Invest in beauty
Frank Lloyd Wright was one of America’s most famous architects. He was also among our nation’s most infamous.
The average Joe may not know that Wright was intimately connected with an unassuming town located in northern Iowa. But the average Joe would be ignorant of the facts.
Prior to a recent sojourn in Mason City, I was ignorant of the town’s relationship with the legendary architect.
Wright visited Mason City several times during 1907-1908 after being commissioned to design a mixed-purpose building that included a bank and a hotel to be built on the corner of Federal Avenue and State Street. This seems like an odd combination. Maybe the bank’s owners hoped it could tell its prospective out-of-town depositors, “If you’re unsure about things, just sleep on it. By the way, there’s a very nice hotel nearby.”
During one of Wright’s stays in Mason City, Dr. George Stockman, a friend of a friend, contacted Wright about designing a house. Wright took the job, which just goes to show that social networking has always been important.
Wright never set foot in the Stockman house or in the hotel/ bank that he designed. This is because he went to Europe in 1909 to promote his portfolio, leaving behind his wife and six children. Wright’s traveling companion was another man’s wife, who left behind her own two children.
The ensuing scandal set off a firestorm of negative publicity. Wright was informed that he was no longer welcome in Mason City.
The Stockman house is perched on the verdant banks of Willow Creek. In 1989, the 80-year-old home was moved four blocks from its original location. The house, which had fallen into disrepair, was slated for demolition to make room for a church parking lot.
A prime example of Prairie School design, the Stockman house is simple yet elegant. My wife and I were given a private tour of the faithfully restored abode, guided by an enthusiastic museum docent named Rebecca.
Rebecca was a fountain of Wright factoids, including that he was an avid collector of Japanese prints. She choked up a bit when she described some of Wright’s financial woes, skipping over the fact that he consistently spent more than he made.
At the center of the Stockman house is an inviting fireplace. This reinforces the idea that family and friends should be at the center of our lives. As we strolled the creaky hardwood floors, my wife and I were reminded of visiting elderly relatives in their old houses when we were kids.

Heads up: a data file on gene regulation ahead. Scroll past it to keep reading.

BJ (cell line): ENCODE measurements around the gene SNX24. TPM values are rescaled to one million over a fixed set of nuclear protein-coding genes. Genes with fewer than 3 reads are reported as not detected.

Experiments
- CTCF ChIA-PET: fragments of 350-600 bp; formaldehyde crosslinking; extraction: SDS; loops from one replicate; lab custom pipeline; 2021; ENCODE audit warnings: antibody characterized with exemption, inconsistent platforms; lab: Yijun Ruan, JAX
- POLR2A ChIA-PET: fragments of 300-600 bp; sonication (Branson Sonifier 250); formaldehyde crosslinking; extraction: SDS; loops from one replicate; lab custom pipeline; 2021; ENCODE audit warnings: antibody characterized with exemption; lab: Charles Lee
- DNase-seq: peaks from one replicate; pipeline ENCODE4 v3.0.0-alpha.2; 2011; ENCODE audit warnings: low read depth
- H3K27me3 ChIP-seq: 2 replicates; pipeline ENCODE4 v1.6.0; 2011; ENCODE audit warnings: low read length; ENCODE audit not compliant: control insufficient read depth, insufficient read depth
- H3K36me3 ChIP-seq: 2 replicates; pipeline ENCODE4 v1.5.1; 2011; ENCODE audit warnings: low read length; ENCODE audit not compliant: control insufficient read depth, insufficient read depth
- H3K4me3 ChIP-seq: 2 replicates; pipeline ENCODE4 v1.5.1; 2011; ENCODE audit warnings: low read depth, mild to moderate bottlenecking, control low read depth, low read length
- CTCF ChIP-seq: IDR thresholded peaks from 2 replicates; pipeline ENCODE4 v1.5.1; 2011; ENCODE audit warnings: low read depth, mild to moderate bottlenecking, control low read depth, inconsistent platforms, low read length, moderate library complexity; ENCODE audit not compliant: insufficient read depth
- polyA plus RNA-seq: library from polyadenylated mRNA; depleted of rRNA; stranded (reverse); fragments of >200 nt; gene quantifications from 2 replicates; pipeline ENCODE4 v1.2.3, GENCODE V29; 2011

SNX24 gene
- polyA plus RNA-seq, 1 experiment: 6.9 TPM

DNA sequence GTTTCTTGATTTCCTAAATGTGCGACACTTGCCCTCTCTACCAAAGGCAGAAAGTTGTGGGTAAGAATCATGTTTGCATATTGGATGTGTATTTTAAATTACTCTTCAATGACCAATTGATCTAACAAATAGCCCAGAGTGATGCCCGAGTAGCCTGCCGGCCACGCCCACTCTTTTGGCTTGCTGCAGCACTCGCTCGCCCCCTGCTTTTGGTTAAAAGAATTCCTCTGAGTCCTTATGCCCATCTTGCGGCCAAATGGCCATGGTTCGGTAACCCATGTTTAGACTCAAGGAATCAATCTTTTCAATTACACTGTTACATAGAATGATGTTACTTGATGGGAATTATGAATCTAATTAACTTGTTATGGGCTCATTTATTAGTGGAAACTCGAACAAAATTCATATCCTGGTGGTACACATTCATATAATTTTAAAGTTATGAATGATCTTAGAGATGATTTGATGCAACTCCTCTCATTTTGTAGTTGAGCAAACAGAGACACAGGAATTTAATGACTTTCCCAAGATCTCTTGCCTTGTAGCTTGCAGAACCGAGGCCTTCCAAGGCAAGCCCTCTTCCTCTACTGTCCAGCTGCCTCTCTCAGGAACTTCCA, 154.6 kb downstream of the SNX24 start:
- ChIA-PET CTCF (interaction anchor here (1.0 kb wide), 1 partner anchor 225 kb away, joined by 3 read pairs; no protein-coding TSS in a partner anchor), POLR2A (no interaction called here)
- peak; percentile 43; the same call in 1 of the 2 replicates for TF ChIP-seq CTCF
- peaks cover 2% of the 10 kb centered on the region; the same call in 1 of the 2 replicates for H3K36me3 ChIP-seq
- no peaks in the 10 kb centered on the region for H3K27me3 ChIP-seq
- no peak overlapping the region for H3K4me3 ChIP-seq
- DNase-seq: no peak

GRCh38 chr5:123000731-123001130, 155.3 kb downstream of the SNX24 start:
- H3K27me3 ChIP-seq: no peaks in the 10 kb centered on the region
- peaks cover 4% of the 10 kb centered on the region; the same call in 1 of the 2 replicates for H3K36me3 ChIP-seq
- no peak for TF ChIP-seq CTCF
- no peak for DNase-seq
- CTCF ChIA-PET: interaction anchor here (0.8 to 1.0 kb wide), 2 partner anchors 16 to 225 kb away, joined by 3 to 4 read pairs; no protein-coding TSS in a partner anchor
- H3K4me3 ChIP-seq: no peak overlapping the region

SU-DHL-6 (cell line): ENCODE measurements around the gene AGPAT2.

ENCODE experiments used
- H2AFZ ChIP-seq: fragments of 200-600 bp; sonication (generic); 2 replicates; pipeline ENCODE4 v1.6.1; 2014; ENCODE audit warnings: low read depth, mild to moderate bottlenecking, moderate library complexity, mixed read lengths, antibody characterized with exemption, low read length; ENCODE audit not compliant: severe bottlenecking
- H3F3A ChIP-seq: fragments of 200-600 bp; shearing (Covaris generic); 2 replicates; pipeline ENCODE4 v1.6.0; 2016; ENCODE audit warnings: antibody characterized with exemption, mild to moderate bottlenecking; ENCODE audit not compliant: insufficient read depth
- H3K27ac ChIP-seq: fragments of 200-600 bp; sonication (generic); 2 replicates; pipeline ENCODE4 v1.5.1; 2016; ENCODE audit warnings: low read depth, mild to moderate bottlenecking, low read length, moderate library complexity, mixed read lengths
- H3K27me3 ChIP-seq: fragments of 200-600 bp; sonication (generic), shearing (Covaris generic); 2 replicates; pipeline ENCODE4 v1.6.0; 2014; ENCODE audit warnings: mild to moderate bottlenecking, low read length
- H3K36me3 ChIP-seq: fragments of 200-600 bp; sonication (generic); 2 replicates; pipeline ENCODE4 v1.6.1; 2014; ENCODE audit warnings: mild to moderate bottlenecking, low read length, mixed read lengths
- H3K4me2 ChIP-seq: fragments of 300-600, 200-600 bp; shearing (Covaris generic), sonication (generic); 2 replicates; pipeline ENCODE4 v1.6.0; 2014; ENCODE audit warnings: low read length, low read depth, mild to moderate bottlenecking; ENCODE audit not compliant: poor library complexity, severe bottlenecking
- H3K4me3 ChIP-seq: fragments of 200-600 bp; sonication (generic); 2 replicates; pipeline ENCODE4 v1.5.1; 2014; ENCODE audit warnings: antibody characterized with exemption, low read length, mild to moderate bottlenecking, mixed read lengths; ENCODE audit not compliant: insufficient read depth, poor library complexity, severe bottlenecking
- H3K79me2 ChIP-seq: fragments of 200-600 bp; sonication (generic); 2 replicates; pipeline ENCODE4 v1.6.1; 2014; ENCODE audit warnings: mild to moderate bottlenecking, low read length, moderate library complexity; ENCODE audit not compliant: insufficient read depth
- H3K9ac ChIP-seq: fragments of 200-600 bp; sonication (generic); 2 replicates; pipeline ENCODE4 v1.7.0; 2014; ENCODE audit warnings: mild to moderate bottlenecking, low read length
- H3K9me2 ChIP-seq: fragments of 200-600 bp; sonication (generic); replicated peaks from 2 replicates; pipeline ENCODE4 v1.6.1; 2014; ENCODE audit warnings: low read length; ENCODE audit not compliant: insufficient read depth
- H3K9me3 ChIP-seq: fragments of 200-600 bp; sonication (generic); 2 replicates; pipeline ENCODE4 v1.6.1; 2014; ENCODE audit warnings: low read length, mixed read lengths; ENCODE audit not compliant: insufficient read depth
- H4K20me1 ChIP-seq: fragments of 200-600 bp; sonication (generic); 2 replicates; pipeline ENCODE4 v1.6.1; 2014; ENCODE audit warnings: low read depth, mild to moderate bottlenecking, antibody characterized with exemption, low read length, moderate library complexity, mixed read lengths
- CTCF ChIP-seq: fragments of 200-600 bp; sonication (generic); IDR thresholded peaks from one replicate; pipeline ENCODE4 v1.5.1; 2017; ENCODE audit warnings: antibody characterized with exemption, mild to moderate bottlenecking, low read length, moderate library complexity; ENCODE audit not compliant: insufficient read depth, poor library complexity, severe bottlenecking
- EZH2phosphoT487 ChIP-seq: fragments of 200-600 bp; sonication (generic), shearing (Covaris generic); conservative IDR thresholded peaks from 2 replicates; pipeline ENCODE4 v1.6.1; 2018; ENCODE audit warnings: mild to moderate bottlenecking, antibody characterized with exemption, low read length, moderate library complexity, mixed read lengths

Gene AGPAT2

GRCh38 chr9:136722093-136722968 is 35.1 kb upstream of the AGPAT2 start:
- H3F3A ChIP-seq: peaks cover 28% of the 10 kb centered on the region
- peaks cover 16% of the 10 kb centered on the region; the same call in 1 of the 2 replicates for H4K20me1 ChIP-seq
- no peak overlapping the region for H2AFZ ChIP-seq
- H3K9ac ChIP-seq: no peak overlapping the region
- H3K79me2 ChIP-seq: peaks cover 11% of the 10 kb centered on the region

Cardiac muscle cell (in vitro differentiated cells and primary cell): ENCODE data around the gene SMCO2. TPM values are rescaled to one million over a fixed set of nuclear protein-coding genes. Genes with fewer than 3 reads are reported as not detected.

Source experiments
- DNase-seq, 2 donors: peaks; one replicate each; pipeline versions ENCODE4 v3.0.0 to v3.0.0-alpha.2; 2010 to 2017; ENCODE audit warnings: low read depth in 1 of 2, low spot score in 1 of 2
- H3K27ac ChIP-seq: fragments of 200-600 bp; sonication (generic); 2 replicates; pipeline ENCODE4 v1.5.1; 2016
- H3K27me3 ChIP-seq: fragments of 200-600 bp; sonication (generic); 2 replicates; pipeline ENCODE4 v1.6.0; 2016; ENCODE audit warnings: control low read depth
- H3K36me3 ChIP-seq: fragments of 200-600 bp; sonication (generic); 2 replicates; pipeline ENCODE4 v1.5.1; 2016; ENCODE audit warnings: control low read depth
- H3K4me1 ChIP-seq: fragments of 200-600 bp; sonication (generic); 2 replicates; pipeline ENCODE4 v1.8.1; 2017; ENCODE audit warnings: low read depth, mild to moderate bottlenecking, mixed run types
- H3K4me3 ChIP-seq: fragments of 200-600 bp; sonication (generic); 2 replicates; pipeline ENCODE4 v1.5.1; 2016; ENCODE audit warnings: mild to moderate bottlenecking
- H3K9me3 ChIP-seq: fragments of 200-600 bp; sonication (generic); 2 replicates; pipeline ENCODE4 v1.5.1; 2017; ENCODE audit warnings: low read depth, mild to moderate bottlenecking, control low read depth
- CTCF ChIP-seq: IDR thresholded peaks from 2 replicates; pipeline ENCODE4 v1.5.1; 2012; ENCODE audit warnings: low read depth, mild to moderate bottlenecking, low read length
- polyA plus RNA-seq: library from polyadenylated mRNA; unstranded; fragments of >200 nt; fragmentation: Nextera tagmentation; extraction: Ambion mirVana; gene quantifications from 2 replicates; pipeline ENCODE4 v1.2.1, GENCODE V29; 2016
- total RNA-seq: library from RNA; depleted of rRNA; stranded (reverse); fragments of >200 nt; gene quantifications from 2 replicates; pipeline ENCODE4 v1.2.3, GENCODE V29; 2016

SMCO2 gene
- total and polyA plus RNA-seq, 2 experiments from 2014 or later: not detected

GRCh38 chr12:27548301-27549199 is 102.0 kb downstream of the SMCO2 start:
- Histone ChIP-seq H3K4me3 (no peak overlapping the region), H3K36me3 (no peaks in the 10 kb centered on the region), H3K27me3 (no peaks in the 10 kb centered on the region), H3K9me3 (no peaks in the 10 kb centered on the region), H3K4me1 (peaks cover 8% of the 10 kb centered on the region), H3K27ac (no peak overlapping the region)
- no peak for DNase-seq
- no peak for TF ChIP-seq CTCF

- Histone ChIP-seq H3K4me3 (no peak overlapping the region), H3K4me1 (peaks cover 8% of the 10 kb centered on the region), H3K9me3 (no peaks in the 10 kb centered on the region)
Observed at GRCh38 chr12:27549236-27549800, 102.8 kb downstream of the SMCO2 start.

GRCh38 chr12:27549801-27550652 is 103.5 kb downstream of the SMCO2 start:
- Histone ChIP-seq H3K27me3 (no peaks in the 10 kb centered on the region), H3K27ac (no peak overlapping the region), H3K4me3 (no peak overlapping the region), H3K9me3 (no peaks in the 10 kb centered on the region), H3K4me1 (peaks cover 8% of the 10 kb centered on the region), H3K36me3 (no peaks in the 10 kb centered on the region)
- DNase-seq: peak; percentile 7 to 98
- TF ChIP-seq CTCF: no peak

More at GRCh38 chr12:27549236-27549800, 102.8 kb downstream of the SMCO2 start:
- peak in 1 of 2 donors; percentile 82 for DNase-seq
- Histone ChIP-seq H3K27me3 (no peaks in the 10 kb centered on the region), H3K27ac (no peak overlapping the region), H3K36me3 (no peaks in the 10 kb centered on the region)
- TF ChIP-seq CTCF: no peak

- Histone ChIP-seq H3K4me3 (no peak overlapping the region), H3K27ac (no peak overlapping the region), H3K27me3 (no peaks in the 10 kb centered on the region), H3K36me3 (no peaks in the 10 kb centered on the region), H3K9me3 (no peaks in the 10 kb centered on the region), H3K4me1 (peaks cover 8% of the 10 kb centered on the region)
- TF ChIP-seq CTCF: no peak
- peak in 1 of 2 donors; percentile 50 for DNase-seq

My wife booked a room for us at the Historic Park Inn Hotel, the last remaining hotel that was designed by Wright.
The combination hotel/ bank was completed in 1910. The ensuing century wasn’t kind to the building. The bank failed and its structure was tackily repurposed into retail space. The hotel had a series of owners and gradually fell into a state of extreme shabbiness. By 1970 it was so seedy that its rooms could be rented for $3 a night.
In 2005, some concerned Mason Citians formed a nonprofit organization with the stated goal of saving the hotel/ bank and restoring the building to its former glory. After years of fundraising and thousands of hours of volunteer labor, the Historic Park Inn Hotel and City National Bank reopened in 2011.
Behind the hotel’s reception area is a lounge where travelers can rest their weary bones on an overstuffed leather sofa and soak up the golden light that pours in from the original art-glass skylight.
The former bank is now an events venue. Wright’s touches can be seen everywhere, including in the light fixtures that he created for the bank. You can sit on chairs that Wright designed, although they aren’t particularly comfortable.
The hotel’s rooms might seem small by modern standards. But touches of elegance abound, from the rectangular lines in each room’s art-glass windows to the opulent ladies’ parlor located on the second floor.
It’s the type of hotel where Jay Gatsby would stay. One can imagine Gatsby relaxing on the hotel’s balcony, taking in the glorious greenery of Central Park (located directly across the street), a fragrant cigar in one hand, a stiff martini in the other.
At the edge of Central Park stands a bronze statue of Frank Lloyd Wright. His trademark porkpie hat is perched jauntily atop his head and several blueprints are tucked beneath his arm. The statue is forever staring at the masterwork that Wright never saw in person.
Engraved on the base of the statue are the words, “Invest in beauty.” Happily, for all of us, that is precisely what the citizens of Mason City have accomplished.
— Jerry’s book, Dear County Agent Guy, is available at http://Workman.com and in bookstores nationwide